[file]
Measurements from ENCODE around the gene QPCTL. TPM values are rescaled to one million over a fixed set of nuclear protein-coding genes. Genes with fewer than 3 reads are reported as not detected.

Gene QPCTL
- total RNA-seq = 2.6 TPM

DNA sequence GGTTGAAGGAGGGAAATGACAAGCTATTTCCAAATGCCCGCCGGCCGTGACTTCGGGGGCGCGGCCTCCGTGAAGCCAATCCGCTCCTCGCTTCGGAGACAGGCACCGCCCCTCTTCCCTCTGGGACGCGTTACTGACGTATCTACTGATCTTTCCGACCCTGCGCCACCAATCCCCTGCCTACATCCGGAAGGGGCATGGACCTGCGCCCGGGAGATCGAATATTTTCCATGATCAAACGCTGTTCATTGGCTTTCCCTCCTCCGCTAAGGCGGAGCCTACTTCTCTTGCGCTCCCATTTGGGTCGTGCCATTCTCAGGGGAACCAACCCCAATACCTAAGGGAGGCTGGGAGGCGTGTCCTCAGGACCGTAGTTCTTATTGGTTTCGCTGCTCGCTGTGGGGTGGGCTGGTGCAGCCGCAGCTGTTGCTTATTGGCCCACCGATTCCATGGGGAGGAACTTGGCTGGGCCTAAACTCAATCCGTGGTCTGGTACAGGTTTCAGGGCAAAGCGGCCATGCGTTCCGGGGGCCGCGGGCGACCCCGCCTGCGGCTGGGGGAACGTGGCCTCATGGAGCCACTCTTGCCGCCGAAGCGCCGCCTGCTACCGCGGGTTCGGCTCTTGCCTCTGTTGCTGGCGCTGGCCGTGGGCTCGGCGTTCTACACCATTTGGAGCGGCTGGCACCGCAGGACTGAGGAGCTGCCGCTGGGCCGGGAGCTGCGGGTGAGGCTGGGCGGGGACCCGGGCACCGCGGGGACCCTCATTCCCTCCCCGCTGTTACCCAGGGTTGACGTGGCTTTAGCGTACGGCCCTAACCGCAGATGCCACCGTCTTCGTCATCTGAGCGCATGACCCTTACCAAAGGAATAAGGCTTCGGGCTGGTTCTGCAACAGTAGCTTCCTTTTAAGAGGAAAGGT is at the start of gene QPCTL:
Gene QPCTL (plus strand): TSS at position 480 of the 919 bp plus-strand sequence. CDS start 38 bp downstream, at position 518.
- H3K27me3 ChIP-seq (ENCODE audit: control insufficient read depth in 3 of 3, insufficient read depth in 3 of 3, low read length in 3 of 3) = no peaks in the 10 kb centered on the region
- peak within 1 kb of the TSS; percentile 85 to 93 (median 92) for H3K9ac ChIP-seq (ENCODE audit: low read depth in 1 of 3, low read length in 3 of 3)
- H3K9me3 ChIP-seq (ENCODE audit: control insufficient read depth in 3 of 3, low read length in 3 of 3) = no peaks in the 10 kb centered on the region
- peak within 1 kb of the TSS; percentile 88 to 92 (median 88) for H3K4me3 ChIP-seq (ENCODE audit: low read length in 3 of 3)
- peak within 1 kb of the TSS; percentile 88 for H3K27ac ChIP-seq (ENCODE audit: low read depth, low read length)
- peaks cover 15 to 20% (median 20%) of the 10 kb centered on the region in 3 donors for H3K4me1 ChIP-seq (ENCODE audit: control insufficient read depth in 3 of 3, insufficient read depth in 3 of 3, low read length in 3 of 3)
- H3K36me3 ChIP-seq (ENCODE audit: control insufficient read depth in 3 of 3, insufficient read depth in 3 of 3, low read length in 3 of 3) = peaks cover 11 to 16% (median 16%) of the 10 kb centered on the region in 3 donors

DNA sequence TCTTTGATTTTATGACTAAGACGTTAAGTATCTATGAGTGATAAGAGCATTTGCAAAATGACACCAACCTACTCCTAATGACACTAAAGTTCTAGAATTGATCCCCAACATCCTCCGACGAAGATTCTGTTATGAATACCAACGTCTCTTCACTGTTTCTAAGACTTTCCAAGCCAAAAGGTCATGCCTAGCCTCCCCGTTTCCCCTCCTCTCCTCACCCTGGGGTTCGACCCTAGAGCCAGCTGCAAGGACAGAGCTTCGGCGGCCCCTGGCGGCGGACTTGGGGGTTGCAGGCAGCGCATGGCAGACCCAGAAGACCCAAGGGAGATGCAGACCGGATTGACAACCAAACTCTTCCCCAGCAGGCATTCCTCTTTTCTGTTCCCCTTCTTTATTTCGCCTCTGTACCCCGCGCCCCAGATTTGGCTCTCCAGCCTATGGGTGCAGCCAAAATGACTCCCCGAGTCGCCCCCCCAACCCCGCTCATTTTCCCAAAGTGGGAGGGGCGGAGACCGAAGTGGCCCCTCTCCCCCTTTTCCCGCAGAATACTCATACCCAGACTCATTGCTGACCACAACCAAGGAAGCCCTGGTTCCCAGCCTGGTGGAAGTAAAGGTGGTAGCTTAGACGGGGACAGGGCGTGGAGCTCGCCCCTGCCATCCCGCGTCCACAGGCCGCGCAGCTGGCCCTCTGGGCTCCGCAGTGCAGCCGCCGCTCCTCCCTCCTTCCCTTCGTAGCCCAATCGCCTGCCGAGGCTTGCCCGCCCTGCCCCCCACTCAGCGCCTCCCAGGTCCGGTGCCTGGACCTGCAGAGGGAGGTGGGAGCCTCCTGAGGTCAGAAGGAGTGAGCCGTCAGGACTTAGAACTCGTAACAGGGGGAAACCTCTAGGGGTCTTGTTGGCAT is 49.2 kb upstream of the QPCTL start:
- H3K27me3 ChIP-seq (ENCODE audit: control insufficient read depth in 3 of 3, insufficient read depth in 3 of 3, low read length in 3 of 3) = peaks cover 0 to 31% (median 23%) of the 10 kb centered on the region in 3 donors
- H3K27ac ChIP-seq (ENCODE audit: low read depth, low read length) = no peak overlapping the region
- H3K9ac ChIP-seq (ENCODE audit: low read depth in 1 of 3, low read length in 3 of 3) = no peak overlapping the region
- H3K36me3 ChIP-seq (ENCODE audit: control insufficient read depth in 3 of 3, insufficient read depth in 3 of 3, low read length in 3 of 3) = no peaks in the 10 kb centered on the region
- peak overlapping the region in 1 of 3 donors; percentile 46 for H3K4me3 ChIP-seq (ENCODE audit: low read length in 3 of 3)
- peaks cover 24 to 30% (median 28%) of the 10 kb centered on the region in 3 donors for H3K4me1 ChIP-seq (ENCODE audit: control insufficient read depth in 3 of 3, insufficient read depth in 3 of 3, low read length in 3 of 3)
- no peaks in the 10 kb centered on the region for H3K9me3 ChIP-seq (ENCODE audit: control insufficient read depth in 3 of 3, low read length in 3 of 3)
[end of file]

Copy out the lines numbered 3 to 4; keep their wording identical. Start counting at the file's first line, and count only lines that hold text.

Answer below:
- total RNA-seq = 2.6 TPM

DNA sequence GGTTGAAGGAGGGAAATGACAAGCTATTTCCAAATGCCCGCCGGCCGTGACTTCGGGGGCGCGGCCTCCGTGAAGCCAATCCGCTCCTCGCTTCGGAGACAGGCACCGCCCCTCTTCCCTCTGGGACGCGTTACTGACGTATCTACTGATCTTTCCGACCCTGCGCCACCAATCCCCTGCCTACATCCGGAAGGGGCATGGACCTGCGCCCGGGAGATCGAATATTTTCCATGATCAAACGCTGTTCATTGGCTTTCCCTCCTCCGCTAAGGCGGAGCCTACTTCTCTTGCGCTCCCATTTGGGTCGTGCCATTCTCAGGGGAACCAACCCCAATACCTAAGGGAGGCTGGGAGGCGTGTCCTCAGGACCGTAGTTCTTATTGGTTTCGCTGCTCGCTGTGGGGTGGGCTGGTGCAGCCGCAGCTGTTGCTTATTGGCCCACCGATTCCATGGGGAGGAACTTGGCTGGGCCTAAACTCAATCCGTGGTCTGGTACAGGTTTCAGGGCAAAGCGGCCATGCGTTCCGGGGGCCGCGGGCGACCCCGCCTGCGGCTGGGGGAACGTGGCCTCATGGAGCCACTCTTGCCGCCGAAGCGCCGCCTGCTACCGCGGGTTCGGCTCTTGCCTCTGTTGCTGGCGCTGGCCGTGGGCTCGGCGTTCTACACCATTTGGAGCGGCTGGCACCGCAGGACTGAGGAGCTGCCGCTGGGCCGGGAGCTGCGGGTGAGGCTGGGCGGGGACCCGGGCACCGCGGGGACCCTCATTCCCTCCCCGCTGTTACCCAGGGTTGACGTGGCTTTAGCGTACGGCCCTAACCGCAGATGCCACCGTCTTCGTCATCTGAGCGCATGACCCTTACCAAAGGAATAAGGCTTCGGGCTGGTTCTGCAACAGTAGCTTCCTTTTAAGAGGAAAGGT is at the start of gene QPCTL: